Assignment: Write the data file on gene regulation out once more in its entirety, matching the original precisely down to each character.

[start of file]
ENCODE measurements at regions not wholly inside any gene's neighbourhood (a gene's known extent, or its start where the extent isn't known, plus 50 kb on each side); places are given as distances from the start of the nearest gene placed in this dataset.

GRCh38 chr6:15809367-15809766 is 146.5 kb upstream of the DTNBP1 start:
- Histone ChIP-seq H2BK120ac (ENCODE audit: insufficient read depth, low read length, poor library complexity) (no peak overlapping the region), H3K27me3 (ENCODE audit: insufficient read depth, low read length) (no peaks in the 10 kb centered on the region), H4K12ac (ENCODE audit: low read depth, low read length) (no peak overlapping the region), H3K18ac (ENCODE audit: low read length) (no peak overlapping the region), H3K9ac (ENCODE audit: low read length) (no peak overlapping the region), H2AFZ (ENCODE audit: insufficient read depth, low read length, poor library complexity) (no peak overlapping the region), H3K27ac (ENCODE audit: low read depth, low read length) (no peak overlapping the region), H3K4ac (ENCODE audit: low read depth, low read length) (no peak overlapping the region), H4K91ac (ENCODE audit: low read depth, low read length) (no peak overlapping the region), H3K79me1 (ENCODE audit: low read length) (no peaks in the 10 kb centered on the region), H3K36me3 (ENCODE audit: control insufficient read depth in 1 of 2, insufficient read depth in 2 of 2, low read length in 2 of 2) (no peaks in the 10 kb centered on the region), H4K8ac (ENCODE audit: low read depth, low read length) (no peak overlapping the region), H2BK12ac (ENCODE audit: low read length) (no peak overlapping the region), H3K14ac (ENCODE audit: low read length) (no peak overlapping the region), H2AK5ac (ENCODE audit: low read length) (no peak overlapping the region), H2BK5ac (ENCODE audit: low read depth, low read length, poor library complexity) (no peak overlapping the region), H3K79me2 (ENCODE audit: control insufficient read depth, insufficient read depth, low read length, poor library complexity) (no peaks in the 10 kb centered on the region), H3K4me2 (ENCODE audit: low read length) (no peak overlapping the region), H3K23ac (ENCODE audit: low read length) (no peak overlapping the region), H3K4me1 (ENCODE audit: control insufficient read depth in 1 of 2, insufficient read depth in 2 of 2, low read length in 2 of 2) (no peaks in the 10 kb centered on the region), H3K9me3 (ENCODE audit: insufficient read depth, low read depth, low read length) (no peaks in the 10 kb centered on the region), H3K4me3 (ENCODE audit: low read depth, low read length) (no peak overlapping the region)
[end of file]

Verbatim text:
ENCODE measurements at regions not wholly inside any gene's neighbourhood (a gene's known extent, or its start where the extent isn't known, plus 50 kb on each side); places are given as distances from the start of the nearest gene placed in this dataset.

GRCh38 chr6:15809367-15809766 is 146.5 kb upstream of the DTNBP1 start:
- Histone ChIP-seq H2BK120ac (ENCODE audit: insufficient read depth, low read length, poor library complexity) (no peak overlapping the region), H3K27me3 (ENCODE audit: insufficient read depth, low read length) (no peaks in the 10 kb centered on the region), H4K12ac (ENCODE audit: low read depth, low read length) (no peak overlapping the region), H3K18ac (ENCODE audit: low read length) (no peak overlapping the region), H3K9ac (ENCODE audit: low read length) (no peak overlapping the region), H2AFZ (ENCODE audit: insufficient read depth, low read length, poor library complexity) (no peak overlapping the region), H3K27ac (ENCODE audit: low read depth, low read length) (no peak overlapping the region), H3K4ac (ENCODE audit: low read depth, low read length) (no peak overlapping the region), H4K91ac (ENCODE audit: low read depth, low read length) (no peak overlapping the region), H3K79me1 (ENCODE audit: low read length) (no peaks in the 10 kb centered on the region), H3K36me3 (ENCODE audit: control insufficient read depth in 1 of 2, insufficient read depth in 2 of 2, low read length in 2 of 2) (no peaks in the 10 kb centered on the region), H4K8ac (ENCODE audit: low read depth, low read length) (no peak overlapping the region), H2BK12ac (ENCODE audit: low read length) (no peak overlapping the region), H3K14ac (ENCODE audit: low read length) (no peak overlapping the region), H2AK5ac (ENCODE audit: low read length) (no peak overlapping the region), H2BK5ac (ENCODE audit: low read depth, low read length, poor library complexity) (no peak overlapping the region), H3K79me2 (ENCODE audit: control insufficient read depth, insufficient read depth, low read length, poor library complexity) (no peaks in the 10 kb centered on the region), H3K4me2 (ENCODE audit: low read length) (no peak overlapping the region), H3K23ac (ENCODE audit: low read length) (no peak overlapping the region), H3K4me1 (ENCODE audit: control insufficient read depth in 1 of 2, insufficient read depth in 2 of 2, low read length in 2 of 2) (no peaks in the 10 kb centered on the region), H3K9me3 (ENCODE audit: insufficient read depth, low read depth, low read length) (no peaks in the 10 kb centered on the region), H3K4me3 (ENCODE audit: low read depth, low read length) (no peak overlapping the region)